This surge is thought to shift the proportion of AMPA to NMDA activation in the cortex in favor of AMPA activation, with AMPA activation triggering intracellular mechanisms that promote the release of brain-derived neurotrophic factor (BDNF).2 Since BDNF levels are correlated with the brain’s capacity for neurogenesis,13 AMPA activation may be a key aspect of ketamine’s antidepressant effect.
Similarly, psilocybin’s antidepressant mechanism of action is not fully understood, but it is mediated by its effect on the serotonin (5-HT) system and activation of 5-HT receptors. Psilocybin is metabolized to psilocin, which then inhibits the 5-HT transporter and binds to the 5-HT2A, 5-HT2C, 5-HT1A, and 5-HT1B receptors.14 Psilocin stimulates postsynaptic 5-HT2A receptors on pyramidal cells in layer V of the PFC, which leads to a similar “surge” of glutamate and activation of AMPA receptors on pyramidal neurons in the cortex. Furthermore, psilocin directly activates 5-HT2A receptors on cortical pyramidal neurons as well. Both AMPA and 5-HT2A activation on cortical pyramidal neurons prompt intracellular processes that result in an increase in BDNF.2
As noted, ketamine and psilocybin both prompt a glutamate surge in the PFC, albeit by different means. This surge leads to AMPA activation and intracellular mechanisms promoting the release of BDNF. The end result is a rapid change in neuroplasticity which, according to the neurogenic theory of depression, would correlate with a rapid remission in depressive symptoms. This provides a rationale for the acute antidepressant effects of ketamine and psilocybin, but these effects continue after the drugs have been eliminated from the body.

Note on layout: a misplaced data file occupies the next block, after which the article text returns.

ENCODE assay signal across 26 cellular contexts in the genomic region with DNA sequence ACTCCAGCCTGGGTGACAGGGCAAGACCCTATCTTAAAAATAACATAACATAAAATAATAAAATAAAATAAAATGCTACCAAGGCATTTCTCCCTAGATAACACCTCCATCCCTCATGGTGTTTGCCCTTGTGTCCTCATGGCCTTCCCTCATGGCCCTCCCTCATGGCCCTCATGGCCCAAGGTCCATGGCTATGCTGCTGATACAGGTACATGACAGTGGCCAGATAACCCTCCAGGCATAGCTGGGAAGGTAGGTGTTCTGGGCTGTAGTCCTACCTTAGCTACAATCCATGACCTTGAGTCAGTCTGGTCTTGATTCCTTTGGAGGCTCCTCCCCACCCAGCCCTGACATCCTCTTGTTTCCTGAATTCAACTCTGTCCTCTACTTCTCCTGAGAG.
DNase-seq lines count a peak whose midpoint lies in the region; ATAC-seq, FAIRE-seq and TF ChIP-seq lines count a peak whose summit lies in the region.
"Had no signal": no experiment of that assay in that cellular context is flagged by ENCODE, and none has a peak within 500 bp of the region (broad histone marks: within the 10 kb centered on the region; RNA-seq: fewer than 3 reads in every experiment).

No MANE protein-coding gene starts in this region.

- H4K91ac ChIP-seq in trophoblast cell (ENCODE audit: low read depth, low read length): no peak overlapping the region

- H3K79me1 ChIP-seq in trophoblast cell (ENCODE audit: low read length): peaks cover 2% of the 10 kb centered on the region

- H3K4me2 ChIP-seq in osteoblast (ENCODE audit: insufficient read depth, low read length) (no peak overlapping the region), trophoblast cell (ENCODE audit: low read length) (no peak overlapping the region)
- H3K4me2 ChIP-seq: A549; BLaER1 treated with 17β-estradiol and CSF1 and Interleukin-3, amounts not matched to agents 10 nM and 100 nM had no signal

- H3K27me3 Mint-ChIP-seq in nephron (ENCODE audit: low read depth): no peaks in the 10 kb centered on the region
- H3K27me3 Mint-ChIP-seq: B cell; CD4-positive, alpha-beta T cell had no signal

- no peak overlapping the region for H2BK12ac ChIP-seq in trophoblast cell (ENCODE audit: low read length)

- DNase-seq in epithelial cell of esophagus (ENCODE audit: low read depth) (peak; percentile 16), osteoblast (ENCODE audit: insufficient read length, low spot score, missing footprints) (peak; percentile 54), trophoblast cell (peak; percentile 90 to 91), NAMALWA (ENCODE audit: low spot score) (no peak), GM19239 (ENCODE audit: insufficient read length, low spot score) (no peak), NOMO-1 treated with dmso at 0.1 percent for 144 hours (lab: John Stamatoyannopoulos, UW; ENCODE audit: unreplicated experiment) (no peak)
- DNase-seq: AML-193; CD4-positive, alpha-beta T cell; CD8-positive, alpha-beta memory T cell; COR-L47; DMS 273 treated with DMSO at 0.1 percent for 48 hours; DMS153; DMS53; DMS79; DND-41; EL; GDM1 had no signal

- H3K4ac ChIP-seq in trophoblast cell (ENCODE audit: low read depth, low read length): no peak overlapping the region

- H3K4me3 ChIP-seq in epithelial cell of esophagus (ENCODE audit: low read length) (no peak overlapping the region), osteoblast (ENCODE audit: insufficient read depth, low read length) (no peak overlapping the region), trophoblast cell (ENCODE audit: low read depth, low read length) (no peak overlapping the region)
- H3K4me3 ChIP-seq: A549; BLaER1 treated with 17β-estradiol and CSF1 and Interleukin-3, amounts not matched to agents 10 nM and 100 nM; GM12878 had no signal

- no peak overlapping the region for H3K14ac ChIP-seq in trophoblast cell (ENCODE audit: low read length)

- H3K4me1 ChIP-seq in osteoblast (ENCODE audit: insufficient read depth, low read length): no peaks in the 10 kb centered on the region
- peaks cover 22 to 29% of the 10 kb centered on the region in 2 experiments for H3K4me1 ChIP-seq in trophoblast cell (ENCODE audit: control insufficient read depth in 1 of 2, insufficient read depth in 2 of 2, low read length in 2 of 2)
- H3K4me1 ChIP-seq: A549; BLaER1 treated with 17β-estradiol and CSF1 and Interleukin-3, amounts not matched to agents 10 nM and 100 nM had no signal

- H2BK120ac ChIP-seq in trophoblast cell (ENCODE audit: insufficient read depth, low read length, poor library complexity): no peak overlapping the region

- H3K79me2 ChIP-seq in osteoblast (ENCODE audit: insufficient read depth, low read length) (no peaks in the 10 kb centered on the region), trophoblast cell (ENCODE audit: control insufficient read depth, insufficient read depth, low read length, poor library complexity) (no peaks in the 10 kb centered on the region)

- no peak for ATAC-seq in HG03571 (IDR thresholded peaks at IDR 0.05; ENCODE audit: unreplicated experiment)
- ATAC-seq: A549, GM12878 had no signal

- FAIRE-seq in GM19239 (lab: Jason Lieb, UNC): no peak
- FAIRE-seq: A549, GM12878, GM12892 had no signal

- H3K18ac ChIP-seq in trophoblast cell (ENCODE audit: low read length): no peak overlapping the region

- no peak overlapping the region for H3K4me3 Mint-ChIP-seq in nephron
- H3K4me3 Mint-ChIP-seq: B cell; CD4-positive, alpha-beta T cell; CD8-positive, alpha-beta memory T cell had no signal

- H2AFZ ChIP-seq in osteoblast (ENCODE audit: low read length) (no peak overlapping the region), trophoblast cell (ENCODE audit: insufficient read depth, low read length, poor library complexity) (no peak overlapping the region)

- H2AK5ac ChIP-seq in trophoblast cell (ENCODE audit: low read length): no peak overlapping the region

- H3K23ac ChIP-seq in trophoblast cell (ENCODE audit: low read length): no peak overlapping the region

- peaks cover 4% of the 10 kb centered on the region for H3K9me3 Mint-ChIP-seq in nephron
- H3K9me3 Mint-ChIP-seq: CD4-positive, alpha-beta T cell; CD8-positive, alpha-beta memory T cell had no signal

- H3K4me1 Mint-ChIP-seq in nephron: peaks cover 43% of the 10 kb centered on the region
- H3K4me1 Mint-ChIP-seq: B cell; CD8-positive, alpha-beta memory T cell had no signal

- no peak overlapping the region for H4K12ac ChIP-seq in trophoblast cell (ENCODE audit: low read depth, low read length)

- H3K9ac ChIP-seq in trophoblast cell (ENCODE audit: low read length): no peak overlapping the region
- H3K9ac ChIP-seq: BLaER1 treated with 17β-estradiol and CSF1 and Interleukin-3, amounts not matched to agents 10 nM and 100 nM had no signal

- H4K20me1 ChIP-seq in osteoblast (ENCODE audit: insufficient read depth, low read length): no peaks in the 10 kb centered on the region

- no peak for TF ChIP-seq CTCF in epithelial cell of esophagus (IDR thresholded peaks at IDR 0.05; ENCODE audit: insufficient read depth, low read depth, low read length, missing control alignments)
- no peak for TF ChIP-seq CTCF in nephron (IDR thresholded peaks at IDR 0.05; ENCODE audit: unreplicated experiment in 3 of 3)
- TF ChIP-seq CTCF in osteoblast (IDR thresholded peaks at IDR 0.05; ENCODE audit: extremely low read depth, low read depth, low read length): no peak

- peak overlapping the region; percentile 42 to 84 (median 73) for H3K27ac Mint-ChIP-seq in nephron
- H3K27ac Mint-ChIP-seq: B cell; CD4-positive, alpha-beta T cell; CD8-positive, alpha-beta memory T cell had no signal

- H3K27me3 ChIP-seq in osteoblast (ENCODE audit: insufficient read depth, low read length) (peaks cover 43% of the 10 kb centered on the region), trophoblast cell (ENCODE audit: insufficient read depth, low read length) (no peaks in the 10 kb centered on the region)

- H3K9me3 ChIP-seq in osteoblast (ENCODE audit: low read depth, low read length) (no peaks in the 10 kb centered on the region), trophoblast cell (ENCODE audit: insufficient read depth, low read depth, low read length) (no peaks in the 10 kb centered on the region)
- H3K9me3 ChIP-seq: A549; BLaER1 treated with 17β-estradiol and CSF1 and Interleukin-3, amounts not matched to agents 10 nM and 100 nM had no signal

One potential explanation is that ketamine and psilocybin both increase the expression of neuroplasticity-regulating genes,3 leading to continued increases in BDNF for a period of time afterward. Other theories posit that changes in brain network connectivity and functionality brought about by ketamine and psilocybin may underlie their antidepressant benefits. For example, their shared glutamate surge may normalize dysregulation between the PFC and the limbic system.2 The PFC is correlated with “top-down” control of emotion and stress responses mediated by the amygdala,2 so ketamine and psilocybin may help restore the brain’s ability to regulate stress and emotion, which is impaired in depression.3 Taken together, these explanations provide a rationale for the mechanisms behind ketamine and psilocybin’s acute and sustained antidepressant benefits.
Ketamine and psilocybin are intriguing treatments for depression in part because of their RAAD properties. Ketamine and psilocybin share common mechanisms that may explain these properties, yet their full pharmacodynamics are distinct and complex, which may explain the differences in treatment response between the two. Ketamine’s antidepressant response is sustained for two to three weeks at most, with some individuals failing to respond to ketamine at all.15 In contrast, numerous clinical trials using psilocybin to treat depression have reported sustained antidepressant effects for weeks, months, or even years after a single dose.5–8 Additional research is required to tease apart the reasons for these differences, but ketamine and psilocybin remain promising treatments for depression worthy of further investigation.